Ah, I see... you're talking about those "all one piece" boxes where the lid is actually hinged and doesn't lift off. Yeah, in that case there's even more area to print on... and even less excuses for manufacturers not to show us what's actually in the box.


Uh, didn't the model car kit marketplace pretty much force manufacturers to kill of those so-called donut boxex?

Art

#45 sjordan2

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Posted 04 October 2012 - 01:14 PM

Uh, didn't the model car kit marketplace pretty much force manufacturers to kill of those so-called donut boxex?

Art


How? When? Where? Why? Please explain. That makes no sense - why would the marketplace want less information under the shrinkwrap? What would you do to satisfy the need for more content information on the box as expressed on this thread?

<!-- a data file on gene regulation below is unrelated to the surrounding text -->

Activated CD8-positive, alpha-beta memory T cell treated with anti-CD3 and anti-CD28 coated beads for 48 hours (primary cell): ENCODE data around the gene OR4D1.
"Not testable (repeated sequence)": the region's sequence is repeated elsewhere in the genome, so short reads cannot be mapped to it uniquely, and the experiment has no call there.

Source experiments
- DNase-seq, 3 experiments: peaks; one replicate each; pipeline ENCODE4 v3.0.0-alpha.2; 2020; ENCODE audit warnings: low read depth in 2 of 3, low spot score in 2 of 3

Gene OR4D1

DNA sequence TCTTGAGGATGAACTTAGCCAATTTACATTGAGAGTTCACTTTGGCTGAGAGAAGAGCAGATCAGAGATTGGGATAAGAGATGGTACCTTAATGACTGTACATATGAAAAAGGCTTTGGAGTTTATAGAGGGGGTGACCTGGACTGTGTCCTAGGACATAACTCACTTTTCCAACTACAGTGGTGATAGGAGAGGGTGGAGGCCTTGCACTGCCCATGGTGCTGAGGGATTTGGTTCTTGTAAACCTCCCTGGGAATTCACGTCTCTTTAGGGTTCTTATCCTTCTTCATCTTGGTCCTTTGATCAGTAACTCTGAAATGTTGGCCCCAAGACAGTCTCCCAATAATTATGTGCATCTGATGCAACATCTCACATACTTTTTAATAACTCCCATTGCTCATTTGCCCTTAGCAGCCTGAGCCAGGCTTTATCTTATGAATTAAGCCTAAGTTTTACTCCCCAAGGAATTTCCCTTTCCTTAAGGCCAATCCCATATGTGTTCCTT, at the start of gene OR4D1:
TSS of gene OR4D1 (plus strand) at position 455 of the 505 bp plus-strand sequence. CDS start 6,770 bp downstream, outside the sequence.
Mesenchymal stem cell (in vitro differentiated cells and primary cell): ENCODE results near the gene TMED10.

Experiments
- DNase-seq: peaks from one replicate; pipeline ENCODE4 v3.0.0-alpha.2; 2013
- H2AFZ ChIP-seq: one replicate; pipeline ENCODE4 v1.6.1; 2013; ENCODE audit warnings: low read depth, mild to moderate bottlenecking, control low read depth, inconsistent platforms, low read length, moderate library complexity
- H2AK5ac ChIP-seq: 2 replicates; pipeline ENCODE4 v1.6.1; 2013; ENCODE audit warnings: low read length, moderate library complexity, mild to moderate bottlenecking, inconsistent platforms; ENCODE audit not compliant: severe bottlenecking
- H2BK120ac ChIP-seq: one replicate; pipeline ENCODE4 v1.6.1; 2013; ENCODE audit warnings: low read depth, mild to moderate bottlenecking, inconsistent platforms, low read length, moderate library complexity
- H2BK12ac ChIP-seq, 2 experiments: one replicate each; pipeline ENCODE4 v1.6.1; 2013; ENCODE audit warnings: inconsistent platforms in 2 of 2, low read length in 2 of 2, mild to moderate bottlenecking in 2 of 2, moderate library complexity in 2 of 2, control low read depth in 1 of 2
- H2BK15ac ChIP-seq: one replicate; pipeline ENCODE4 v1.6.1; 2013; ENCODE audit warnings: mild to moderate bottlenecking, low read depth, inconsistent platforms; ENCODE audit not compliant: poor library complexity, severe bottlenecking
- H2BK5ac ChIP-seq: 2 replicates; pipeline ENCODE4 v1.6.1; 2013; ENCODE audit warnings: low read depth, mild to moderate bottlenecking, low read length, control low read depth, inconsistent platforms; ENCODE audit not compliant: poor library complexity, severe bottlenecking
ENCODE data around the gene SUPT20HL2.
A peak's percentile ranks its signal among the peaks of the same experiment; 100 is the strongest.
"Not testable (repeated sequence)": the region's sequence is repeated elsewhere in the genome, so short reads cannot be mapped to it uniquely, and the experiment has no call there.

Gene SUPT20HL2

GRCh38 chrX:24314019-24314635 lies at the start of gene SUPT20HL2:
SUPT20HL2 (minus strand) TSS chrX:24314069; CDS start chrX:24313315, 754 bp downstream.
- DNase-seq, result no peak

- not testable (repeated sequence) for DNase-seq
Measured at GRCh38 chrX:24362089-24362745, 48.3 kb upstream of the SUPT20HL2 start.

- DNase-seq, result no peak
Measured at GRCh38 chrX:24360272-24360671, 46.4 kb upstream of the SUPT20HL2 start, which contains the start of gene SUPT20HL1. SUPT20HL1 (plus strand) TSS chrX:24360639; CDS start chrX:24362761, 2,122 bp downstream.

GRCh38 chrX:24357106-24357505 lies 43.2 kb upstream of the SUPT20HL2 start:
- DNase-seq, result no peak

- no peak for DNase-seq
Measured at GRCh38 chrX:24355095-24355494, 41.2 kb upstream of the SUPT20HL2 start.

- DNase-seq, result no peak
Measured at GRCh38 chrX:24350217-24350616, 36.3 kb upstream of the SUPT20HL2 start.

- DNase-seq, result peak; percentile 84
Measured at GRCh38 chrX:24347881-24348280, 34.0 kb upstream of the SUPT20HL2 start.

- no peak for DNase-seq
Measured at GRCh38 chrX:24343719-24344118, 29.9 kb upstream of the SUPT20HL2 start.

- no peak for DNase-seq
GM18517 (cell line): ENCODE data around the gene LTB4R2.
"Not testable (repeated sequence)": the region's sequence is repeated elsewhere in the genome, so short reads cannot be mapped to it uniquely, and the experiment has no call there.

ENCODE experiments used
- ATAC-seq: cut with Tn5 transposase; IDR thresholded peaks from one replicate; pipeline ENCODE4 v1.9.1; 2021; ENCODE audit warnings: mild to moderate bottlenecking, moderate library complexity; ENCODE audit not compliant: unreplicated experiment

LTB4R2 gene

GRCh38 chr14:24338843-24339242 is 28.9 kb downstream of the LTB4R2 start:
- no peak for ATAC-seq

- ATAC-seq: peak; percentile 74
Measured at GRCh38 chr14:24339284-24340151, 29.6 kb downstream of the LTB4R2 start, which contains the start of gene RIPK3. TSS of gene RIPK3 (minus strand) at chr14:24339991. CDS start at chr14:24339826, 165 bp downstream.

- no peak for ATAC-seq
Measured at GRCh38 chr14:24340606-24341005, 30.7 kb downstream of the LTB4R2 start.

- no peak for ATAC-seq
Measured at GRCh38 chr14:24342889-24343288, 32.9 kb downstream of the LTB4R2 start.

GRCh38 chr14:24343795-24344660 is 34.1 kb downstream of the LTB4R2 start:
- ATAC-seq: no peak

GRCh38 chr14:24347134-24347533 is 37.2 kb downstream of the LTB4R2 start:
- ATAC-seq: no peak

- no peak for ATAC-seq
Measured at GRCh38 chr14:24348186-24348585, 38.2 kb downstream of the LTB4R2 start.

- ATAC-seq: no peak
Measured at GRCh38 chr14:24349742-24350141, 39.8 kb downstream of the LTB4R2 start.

Edited by sjordan2, 04 October 2012 - 01:23 PM.


#46 Guest_Johnny_*

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Posted 04 October 2012 - 01:19 PM

Why does a guy with probably more knowledge about the subject than any three or ten put together get discounted so badly when he tries to explain what he knows from experience? :wacko:

#47 Harry P.

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Posted 04 October 2012 - 01:27 PM

Skip... Art's talking about those boxes that had a lid that was actually hinged to the box along the side. That sort of "all in one" box was not very popular with some modelers (don't really get why)... but for some reason some people really got PO'd with those boxes.

#48 Guest_Johnny_*

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Posted 04 October 2012 - 01:32 PM

Skip... Art's talking about those boxes that had a lid that was actually hinged to the box along the side. That sort of "all in one" box was not very popular with some modelers (don't really get why)... but for some reason some people really got PO'd with those boxes.